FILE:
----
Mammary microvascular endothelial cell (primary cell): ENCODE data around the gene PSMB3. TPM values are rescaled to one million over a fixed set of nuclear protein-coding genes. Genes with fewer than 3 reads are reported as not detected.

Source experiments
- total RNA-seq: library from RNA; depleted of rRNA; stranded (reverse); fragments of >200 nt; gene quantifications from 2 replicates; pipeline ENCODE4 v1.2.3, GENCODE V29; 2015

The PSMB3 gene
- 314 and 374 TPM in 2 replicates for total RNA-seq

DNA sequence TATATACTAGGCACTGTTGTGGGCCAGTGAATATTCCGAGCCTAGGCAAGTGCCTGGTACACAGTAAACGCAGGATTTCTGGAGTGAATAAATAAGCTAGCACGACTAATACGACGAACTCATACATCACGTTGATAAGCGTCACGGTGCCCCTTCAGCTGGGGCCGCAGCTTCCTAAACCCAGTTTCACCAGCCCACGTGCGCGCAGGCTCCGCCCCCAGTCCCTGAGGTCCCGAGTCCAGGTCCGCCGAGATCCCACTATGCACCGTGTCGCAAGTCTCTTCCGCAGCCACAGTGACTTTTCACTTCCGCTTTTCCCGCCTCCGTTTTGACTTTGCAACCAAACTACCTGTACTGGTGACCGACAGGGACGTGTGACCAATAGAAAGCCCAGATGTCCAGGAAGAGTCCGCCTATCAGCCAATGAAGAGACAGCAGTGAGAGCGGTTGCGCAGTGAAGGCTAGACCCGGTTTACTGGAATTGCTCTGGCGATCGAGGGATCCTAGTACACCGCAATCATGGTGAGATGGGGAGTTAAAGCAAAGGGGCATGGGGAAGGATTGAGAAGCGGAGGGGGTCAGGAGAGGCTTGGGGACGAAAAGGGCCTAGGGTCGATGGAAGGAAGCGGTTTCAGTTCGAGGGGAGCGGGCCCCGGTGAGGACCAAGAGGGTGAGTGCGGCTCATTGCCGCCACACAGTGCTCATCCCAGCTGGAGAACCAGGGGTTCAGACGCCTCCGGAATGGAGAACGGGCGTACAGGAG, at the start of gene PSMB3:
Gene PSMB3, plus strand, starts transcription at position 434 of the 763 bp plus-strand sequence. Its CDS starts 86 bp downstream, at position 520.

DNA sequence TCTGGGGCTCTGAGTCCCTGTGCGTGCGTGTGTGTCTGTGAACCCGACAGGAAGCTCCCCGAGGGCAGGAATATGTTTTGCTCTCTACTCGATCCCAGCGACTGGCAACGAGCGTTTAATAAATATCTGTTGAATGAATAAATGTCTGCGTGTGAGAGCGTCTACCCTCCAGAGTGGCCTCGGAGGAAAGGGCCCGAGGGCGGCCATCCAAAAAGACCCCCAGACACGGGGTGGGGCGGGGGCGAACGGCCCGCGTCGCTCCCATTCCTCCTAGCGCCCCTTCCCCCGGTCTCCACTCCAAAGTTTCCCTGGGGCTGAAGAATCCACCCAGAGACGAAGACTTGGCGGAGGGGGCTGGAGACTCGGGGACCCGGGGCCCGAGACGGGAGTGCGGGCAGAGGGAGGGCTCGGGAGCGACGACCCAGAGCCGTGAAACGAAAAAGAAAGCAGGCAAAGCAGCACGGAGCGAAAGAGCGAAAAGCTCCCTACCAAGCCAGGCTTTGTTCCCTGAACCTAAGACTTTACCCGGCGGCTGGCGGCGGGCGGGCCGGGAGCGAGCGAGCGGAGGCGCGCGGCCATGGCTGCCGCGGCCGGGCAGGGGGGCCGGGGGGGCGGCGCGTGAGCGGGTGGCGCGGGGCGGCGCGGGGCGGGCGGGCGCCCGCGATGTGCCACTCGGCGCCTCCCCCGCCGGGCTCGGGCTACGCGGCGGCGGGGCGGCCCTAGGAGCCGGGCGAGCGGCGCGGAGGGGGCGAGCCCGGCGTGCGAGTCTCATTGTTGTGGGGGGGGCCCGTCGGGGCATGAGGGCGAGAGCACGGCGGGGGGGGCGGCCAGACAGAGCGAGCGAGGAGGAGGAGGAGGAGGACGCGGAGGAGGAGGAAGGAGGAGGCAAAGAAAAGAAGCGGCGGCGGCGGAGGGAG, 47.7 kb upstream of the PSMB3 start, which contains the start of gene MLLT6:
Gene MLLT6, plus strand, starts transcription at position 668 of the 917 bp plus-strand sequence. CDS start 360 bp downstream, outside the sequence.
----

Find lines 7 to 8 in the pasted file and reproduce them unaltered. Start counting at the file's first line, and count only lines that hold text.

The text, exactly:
Gene PSMB3, plus strand, starts transcription at position 434 of the 763 bp plus-strand sequence. Its CDS starts 86 bp downstream, at position 520.

DNA sequence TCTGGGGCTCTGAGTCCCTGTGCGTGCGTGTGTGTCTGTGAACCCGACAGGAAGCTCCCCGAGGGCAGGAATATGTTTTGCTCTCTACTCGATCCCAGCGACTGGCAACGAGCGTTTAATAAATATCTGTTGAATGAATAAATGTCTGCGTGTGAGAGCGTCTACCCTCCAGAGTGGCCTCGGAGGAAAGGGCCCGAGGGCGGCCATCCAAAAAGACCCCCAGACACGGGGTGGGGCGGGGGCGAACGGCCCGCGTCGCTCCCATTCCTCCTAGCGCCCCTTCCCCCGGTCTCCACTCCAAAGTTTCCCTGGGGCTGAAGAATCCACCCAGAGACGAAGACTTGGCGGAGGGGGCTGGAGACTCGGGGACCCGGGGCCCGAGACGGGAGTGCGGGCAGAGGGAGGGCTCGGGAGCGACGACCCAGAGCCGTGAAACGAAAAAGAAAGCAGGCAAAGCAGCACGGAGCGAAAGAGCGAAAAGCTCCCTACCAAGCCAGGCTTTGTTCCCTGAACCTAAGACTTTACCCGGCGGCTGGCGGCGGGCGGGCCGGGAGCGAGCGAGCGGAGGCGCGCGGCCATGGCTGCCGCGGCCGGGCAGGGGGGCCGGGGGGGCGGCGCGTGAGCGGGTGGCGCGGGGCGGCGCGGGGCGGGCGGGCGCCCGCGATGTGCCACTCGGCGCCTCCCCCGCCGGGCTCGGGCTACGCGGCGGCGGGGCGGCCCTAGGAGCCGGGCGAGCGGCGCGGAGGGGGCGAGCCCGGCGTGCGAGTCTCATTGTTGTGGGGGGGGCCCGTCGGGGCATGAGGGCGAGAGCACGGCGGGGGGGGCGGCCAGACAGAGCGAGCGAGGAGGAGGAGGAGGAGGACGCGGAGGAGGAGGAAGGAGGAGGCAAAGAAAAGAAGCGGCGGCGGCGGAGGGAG, 47.7 kb upstream of the PSMB3 start, which contains the start of gene MLLT6: